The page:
Who wouldn’t want to concentrate more on solving creative problems instead of carrying out repetitive tasks at work? Yes, there is an innovative way to deal with that problem - creating a simple bot. Let us present our step-by-step guide how to do it.
What is a chatbot and how can it benefit us?
By definition, a chatbot is a computer program and/or an artificial intelligence which conducts a conversation via textual methods and acts appropriately to the context. Imagine that you want to book a flight to some place on exact dates and you know where do you want to stay (or want to list the 5 cheapest 5-star hotels in Venice). You can go the airline’s page, find the flight, choose the dates, buy the tickets, then google the hotels and read their reviews (each on a different site), check their pages for some photos… a 15-minute job will take you like 2-3 hours and you still need to pack your bag! Alternatively, you could ask your personal assistant: “Hey Bob The Bot, can you book me a flight to Venice from 10th to 15th May and show me the cheapest 5-star hotels” and be presented with hotel descriptions and photos - all you need to do is give your credit cards details. This is not the future. This kinds of bots are here and in fact they are pretty easy to write.
Python as a programming language is the first choice for both beginners and professionals. It’s easy to use, easy to learn, and its large community provides tons of ready to use libraries and frameworks. It has some fancy frameworks like TextBlob or spaCy which help you create really advanced AI with some natural language processing skills. You can use the ChatterBot framework which allows you to create a conversational machine-learning-based bot within just couple of minutes! On the other hand, if you just need a simple tool using Python, it will take you around 2 hours (coffee making included) and you don’t need to be an expert nor a developer (basic programming skills are required still).
Everyone is busy, including developers. They also hate boring, repetitive task such as standups! Each morning they have to answer the same questions. Daily meetups are often indicated as a major interruptions for programmers. To make it easy, we can allow them to give their feedback without leaving their keyboards - it will just require a couple of seconds to write a personal message in the Slack client.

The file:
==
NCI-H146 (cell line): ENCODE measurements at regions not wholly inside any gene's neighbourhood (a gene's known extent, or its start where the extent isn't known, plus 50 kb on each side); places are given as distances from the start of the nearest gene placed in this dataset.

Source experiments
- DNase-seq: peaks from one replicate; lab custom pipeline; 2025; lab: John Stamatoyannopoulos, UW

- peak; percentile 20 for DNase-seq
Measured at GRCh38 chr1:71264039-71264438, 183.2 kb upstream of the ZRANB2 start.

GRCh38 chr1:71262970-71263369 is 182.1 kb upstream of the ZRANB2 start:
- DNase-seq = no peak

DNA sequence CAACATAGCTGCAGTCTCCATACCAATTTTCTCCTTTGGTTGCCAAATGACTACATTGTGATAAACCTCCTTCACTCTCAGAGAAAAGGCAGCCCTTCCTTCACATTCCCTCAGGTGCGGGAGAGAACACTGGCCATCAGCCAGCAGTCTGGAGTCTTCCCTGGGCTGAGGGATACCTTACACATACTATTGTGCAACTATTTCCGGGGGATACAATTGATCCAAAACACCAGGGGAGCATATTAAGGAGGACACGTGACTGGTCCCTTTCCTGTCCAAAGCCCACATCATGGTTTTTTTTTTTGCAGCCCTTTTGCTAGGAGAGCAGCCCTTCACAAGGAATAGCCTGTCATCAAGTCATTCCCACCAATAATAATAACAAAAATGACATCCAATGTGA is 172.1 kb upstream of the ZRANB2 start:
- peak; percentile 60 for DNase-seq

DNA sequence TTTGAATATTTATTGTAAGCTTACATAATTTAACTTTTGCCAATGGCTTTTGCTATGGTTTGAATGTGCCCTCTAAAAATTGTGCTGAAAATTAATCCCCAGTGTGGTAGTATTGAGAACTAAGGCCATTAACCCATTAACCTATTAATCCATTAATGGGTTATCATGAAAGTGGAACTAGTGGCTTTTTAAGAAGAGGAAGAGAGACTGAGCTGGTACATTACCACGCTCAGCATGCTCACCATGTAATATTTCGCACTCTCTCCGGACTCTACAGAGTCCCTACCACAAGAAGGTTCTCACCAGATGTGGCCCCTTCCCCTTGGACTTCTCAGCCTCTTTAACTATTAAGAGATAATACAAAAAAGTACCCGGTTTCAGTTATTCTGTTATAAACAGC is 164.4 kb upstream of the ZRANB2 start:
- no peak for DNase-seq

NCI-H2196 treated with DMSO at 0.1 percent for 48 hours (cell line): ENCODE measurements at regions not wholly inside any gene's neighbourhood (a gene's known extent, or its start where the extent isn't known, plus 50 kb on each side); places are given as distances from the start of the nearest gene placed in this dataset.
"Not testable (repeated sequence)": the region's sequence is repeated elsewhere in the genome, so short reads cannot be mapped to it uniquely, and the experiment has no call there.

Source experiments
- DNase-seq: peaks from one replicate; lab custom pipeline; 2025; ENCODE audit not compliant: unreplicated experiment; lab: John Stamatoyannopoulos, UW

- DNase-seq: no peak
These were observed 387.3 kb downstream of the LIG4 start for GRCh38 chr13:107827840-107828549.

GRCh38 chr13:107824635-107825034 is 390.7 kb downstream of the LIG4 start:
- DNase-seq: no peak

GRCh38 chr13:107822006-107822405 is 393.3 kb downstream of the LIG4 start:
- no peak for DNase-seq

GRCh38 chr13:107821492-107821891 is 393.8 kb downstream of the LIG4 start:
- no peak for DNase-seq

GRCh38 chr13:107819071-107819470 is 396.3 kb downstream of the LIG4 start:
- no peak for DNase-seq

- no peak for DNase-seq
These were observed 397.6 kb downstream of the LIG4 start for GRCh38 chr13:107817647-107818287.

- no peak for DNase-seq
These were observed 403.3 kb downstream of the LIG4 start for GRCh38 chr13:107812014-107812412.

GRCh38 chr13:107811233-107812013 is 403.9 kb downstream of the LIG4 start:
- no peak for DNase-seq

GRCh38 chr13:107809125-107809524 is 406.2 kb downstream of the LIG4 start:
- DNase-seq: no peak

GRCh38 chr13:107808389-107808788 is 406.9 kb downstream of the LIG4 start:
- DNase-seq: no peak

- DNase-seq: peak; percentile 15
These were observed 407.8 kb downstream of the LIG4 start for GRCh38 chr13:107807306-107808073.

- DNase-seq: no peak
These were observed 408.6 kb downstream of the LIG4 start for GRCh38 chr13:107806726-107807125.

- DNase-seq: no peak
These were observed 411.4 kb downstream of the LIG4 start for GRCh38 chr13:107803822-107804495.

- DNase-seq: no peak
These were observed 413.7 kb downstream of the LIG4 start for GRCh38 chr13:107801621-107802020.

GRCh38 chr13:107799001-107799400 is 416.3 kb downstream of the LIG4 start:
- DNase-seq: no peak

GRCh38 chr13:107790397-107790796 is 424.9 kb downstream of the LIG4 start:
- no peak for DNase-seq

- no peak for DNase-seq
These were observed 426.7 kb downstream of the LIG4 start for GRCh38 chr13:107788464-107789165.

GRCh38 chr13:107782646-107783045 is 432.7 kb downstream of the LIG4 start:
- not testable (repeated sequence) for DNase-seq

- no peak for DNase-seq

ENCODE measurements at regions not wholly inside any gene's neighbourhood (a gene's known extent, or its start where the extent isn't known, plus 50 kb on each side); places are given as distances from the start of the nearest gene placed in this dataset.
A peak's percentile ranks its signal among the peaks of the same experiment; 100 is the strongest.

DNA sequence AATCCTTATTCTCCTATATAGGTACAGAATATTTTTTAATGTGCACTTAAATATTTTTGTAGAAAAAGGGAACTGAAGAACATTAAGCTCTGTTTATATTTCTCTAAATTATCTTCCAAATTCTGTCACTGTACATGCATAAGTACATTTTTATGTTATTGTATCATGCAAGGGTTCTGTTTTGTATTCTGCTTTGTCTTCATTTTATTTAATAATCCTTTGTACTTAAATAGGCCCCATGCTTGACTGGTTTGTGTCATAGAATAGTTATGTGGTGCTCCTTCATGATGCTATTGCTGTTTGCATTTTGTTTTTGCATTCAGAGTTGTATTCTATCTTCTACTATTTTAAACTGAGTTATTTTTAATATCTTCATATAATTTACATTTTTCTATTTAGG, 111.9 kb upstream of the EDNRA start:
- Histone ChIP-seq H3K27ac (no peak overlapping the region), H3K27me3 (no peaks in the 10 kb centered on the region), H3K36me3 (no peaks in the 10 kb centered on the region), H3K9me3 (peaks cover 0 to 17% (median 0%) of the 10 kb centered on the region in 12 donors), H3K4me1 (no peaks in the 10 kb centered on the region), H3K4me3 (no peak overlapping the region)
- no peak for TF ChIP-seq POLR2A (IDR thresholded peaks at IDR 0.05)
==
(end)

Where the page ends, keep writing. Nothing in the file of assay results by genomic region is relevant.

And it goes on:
Meet Bob The Standup Bot!
Let’s make our lives easier and create a robot for answering and recording questions in the simplest way possible.
Here at Netguru we use and love Slack for our day-to-day communications. It’s free, very intuitive, and it has some nice features like an API for 3rd party integrations.
Ready, steady, Python! Creating a bot step by step
First, we start with creating our working environment. We will use virtualenv and virtualenvwrapper as they are the tools which helps us keep our dependencies clean and maintainable. Please check the installation guides (virtualenv and virtualenvwrapper) of your OS of choice. You can also use PyCharm IDE which has virtualenv built in.
Now we can register our bot in the Slack namespace so the app will know where to send all the notifications. To do this, go to https://api.slack.com/apps?new_app=1 and fill in the app name and select a workspace.
Then go the Bot Users page under the Features section of your newly created bot and create a new one. This will create a Slack-user-like object which will be later listed on your Slack users list.